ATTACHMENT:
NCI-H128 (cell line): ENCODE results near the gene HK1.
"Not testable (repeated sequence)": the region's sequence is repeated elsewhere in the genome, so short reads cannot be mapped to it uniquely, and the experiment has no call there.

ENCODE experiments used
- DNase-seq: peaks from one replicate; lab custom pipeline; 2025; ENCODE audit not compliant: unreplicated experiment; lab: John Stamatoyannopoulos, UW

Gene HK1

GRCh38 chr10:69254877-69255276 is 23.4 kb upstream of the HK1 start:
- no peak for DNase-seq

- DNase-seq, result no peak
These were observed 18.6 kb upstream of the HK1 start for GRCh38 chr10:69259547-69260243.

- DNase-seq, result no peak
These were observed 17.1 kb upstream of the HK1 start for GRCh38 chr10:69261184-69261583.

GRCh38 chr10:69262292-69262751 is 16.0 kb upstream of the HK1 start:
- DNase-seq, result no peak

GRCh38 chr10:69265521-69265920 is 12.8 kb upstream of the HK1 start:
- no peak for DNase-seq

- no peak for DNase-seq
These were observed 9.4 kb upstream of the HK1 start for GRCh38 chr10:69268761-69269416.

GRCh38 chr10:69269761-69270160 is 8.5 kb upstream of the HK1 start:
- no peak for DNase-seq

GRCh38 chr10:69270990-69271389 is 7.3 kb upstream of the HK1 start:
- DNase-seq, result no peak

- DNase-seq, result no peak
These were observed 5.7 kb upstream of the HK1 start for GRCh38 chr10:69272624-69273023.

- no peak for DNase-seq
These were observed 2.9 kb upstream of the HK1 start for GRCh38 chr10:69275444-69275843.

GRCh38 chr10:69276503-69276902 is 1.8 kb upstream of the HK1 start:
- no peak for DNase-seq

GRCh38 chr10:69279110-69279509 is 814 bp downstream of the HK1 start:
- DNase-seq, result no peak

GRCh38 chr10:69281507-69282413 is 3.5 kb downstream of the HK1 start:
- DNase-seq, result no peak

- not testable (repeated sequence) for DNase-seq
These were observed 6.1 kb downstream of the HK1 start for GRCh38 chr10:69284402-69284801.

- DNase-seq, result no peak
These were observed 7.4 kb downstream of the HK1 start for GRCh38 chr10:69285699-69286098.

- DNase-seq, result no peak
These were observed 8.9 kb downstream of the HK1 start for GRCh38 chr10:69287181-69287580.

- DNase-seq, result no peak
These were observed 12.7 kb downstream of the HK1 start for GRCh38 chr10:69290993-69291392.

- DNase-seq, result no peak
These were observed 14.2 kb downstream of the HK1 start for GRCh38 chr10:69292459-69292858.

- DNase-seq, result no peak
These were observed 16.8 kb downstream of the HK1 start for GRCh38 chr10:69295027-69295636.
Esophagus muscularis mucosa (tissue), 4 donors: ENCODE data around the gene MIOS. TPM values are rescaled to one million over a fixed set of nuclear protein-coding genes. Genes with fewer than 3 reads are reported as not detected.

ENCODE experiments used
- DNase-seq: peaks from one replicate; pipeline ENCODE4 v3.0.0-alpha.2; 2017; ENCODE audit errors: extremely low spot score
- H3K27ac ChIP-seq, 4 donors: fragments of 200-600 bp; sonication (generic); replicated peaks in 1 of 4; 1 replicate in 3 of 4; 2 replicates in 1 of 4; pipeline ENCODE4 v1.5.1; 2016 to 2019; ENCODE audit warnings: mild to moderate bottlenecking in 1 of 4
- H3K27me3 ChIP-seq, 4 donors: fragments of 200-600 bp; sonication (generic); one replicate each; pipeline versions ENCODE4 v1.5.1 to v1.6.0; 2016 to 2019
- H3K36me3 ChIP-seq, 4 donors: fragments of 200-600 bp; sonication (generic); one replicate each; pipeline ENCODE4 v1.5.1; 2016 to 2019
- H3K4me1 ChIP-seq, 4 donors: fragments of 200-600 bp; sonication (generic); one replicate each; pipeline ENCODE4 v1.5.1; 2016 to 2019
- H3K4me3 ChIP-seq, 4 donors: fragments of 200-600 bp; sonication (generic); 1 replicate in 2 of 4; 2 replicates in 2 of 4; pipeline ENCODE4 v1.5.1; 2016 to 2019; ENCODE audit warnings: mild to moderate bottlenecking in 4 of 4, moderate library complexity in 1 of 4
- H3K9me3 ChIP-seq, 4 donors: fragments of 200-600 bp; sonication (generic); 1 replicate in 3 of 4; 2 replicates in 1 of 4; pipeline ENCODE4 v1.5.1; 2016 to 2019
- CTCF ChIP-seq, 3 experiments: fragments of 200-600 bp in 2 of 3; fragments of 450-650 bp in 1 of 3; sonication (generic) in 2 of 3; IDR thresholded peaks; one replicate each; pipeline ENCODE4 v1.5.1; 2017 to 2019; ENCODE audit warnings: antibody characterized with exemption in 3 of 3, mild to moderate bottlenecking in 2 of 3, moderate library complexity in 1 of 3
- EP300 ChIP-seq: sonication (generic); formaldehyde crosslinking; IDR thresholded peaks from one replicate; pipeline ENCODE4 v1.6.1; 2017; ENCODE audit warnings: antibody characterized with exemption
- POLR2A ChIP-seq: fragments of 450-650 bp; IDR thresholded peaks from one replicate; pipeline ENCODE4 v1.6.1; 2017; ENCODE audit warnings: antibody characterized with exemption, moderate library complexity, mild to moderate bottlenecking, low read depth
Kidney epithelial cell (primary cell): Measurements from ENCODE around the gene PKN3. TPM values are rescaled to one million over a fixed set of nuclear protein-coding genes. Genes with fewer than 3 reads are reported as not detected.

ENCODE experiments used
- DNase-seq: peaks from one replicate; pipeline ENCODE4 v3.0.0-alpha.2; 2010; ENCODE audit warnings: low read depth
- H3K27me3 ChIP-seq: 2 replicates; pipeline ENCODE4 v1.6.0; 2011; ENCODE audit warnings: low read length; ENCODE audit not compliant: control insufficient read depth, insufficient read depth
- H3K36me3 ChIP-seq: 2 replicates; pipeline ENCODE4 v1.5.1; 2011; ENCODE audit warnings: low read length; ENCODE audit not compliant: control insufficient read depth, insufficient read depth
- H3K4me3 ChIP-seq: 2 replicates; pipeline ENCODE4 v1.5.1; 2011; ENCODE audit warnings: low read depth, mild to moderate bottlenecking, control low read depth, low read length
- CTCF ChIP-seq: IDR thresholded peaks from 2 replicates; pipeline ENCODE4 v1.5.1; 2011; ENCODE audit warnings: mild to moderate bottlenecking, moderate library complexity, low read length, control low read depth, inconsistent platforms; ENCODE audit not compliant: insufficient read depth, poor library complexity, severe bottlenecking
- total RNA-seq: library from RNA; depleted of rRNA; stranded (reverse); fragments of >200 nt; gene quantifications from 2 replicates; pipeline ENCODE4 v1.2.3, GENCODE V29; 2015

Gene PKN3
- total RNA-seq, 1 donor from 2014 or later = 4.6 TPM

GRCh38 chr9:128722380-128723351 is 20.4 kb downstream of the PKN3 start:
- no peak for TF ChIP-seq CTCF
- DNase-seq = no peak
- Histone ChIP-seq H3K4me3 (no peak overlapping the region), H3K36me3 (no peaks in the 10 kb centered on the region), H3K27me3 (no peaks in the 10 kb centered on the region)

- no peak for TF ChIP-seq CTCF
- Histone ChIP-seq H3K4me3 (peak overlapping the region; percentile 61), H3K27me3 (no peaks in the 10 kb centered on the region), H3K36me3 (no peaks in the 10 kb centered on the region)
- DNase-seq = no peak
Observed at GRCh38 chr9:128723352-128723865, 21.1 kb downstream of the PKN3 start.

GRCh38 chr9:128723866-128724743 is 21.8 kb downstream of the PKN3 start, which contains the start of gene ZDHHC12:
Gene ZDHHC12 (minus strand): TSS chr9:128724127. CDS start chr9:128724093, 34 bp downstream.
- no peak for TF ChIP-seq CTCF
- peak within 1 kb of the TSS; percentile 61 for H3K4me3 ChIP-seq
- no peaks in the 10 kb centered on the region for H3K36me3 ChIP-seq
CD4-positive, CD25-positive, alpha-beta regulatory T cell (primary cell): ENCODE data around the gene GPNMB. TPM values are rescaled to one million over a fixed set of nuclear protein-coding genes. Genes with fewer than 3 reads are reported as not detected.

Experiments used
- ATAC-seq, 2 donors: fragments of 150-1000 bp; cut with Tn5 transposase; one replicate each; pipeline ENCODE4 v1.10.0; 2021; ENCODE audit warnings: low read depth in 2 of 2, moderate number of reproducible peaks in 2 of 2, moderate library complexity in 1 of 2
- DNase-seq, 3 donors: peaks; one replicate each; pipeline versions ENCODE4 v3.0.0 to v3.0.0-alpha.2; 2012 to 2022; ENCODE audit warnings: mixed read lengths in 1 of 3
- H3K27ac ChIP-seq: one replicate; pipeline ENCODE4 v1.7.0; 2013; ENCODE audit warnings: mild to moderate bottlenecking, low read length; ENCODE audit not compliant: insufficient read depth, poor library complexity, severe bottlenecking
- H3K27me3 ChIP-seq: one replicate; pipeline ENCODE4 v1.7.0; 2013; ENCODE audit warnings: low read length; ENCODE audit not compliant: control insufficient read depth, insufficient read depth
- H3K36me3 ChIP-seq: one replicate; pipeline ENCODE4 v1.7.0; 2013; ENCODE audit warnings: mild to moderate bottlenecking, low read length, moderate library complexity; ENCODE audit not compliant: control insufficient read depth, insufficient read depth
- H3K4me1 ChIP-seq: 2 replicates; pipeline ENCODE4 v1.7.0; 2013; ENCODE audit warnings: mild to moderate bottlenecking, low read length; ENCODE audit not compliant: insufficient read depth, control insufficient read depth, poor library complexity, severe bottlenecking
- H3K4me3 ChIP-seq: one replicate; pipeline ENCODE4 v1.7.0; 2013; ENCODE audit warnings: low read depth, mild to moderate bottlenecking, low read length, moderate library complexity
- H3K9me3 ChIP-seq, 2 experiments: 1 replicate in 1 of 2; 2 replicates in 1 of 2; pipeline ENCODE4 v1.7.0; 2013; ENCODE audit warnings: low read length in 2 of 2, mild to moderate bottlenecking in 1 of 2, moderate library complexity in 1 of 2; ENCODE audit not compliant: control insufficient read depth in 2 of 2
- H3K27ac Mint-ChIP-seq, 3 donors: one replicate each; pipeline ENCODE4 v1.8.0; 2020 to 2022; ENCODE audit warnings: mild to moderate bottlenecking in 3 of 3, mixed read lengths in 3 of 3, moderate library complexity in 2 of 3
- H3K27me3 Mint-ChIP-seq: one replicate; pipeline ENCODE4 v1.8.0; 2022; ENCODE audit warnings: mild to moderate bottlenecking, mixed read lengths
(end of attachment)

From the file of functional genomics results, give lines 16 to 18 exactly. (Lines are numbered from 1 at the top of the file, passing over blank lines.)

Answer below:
- no peak for DNase-seq
These were observed 9.4 kb upstream of the HK1 start for GRCh38 chr10:69268761-69269416.

GRCh38 chr10:69269761-69270160 is 8.5 kb upstream of the HK1 start: